22 February, 1862
It is with mingled feelings of humility and pride that I appear to take, in the presence of the people and before high Heaven, the oath prescribed as a qualification for the exalted station to which the unanimous voice of the people has called me. Deeply sensible of all that is implied by this manifestation of the people's confidence, I am yet more profoundly impressed by the vast responsibility of the office, and humbly feel my own unworthiness.
In return for their kindness I can offer assurance of the gratitude with which it is received; and can but pledge a zealous devotion of every faculty to the service of those who have chosen me as their Chief Magistrate. . . . For proof of the sincerity of our purpose to maintain our ancient institutions, we may point to the Constitution of the Confederacy and the laws enacted under it, as well as to the fact that through all the necessities of an unequal struggle there has been no act on our part to impair personal liberty or the freedom of speech, of thought or of the press. The courts have been open, the judicial functions fully executed, and every right of the peaceful citizen maintained as securely as if a war of invasion had not disturbed the land.
The people of the States now confederated became convince that the Government of the United States had fallen into the hands of a sectional majority, who would pervert that most sacred of all trusts to the destruction of the rights which it was pledged to protect. They believed that to remain longer in the Union would subject them to continuance of a disparaging discrimination, submission to which would be inconsistent with their welfare, and intolerable to a proud people. They therefore determined to sever its bounds and established a new Confederacy for themselves.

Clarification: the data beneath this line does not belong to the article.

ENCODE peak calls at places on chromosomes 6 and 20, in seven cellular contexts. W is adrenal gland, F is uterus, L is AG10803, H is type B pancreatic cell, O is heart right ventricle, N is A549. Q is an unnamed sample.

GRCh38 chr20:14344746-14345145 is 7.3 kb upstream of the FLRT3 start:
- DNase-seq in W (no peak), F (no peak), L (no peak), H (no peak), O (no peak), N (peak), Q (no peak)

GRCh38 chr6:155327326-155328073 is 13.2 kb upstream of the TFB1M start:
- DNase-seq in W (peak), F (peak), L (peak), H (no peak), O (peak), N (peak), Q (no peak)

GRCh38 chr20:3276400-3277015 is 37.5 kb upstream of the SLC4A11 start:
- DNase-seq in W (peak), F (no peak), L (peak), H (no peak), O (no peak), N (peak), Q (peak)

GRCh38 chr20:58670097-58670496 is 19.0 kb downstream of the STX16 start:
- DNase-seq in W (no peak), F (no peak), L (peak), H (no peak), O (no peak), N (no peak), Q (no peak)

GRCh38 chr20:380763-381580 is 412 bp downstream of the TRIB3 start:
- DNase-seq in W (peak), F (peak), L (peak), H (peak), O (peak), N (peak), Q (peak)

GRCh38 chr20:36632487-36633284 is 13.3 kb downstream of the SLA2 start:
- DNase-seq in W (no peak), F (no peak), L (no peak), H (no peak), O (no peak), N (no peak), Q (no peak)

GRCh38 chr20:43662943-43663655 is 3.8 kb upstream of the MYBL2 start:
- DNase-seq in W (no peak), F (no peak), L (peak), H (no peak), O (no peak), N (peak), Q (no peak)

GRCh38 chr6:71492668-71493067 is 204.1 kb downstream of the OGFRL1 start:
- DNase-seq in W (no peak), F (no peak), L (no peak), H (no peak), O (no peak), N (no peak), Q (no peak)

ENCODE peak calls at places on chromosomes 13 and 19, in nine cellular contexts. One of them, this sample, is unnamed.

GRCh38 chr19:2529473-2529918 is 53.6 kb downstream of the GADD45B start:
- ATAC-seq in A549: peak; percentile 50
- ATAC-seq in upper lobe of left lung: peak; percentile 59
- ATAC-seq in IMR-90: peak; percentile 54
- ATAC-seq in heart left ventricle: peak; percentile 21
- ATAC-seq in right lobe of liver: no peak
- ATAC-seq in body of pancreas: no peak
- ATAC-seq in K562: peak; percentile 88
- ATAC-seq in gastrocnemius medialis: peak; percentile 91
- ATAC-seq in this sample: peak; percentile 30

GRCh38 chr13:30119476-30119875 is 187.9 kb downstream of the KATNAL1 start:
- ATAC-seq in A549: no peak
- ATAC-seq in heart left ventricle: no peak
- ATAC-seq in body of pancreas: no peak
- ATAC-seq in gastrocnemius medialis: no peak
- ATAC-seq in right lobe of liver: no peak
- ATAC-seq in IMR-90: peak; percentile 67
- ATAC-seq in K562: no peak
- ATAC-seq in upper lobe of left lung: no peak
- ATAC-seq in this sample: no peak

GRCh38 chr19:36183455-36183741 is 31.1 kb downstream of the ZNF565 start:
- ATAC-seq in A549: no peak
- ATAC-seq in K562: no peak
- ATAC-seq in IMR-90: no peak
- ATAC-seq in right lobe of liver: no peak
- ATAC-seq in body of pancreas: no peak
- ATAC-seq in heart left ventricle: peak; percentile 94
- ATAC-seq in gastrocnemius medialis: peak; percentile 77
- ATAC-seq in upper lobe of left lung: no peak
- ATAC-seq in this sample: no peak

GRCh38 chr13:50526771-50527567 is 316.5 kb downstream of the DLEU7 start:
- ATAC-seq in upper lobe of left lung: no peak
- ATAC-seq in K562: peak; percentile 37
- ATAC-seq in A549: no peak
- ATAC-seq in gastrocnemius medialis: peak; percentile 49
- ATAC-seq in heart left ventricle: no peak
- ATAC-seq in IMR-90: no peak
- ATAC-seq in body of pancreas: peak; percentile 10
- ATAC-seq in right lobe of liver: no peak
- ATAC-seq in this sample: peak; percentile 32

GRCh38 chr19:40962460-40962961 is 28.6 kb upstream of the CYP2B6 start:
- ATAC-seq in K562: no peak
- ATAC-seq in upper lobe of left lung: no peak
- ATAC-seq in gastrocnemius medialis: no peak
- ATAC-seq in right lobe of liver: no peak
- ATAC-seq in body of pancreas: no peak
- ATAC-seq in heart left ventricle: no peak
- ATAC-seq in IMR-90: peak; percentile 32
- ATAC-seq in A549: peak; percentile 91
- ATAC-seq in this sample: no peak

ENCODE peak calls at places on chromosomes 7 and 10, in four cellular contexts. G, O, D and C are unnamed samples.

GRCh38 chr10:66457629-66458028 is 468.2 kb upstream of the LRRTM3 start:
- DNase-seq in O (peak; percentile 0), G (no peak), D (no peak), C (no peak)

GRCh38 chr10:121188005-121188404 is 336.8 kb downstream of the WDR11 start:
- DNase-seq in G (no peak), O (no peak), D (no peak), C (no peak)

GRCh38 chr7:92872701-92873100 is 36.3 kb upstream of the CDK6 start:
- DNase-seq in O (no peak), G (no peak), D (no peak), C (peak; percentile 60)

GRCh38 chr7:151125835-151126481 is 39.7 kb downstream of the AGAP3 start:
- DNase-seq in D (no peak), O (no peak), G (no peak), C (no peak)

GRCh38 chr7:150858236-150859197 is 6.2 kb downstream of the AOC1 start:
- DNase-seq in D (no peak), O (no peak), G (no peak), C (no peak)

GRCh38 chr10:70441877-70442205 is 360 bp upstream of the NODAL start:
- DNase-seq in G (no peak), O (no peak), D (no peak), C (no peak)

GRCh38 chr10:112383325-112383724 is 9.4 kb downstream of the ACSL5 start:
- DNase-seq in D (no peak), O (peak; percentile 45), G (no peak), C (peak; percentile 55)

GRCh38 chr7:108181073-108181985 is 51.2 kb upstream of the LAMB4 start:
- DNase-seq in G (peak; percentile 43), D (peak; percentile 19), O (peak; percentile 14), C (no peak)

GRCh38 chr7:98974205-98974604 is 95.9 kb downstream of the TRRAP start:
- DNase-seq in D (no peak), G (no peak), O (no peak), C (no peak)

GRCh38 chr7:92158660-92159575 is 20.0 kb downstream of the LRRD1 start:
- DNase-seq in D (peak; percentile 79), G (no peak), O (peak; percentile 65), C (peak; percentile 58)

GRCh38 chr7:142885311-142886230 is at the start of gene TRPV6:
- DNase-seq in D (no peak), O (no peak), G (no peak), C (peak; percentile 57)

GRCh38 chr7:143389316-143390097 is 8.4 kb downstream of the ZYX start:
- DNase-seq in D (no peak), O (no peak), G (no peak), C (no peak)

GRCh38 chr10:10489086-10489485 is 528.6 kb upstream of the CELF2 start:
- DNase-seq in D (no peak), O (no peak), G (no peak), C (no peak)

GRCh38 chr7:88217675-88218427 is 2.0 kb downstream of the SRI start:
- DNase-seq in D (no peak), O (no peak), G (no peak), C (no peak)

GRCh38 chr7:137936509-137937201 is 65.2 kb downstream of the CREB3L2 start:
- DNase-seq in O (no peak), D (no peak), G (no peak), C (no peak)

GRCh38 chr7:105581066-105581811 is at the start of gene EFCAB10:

The experiment instituted by our revolutionary fathers, of a voluntary Union of sovereign States for purpose specified in a solemn compact, had been perverted by those who, feeling power and forgetting right, were determined to respect no law but their own will. The Government had ceased to answer the ends for which it was ordained and established. To save ourselves from a revolution which, in its silent but rapid progress, was about to place us under the despotism of numbers, and to preserve in spirit, as well as in form, a system of government we believed to be peculiarly fitted to our condition, and full of promise for mankind, we determined to make a new association, composed of States homogeneous in interest, in policy, and in feeling. True to our traditions of peace and our love of justice, we sent commissioners to the United States to propose a fair and amicable settlement of all questions of public debt or property which might be in dispute. But the government at Washington, denying our right to self-government, refused even to listen to any proposals for peaceful separation. Nothing was then left to do but prepare for war. . . .
Fellow-citizens, after the struggle of ages had consecrated the right of the Englishman to constitutional representative government, our colonial ancestors were forced to vindicate that birthright by an appeal to arms. Success crowned their efforts, and they provided for their posterity a peaceful remedy against future aggression.
The tyranny of the unbridled majority, the most odious and least responsible form of despotism, has denied us both the right and the remedy. Therefore we are in arms to renew such sacrifices as our fathers made to the holy cause of constitutional liberty. At the darkest hour of our struggle the Provisional gives place to the Permanent Government. After a series of successes and victories, which covered our arms with glory, we have recently met with serious disasters. But in the heart of a people resolved to be free these disasters tend but to stimulate to increased resistance.
With confidence in the wisdom and virtue of those who will share with me the responsibility and aid me in the conduct of public affairs; securely relying on the patriotism and courage of the people, of which the present war has furnished so many examples, I deeply feel the weight of the responsibilities I now, with unaffected diffidence, am bout to assume; and, fully realizing the inequality of human power to guide and to sustain, my hope is reverently fixed on Him whose favor is ever vouchsafed to the cause which is just. With humble gratitude and adoration, acknowledging the Providence which has so visibly protected the Confederacy during its brief but eventful career, to thee, O God, I trustingly commit myself, and prayerfully invoke thy blessing on my country and its cause.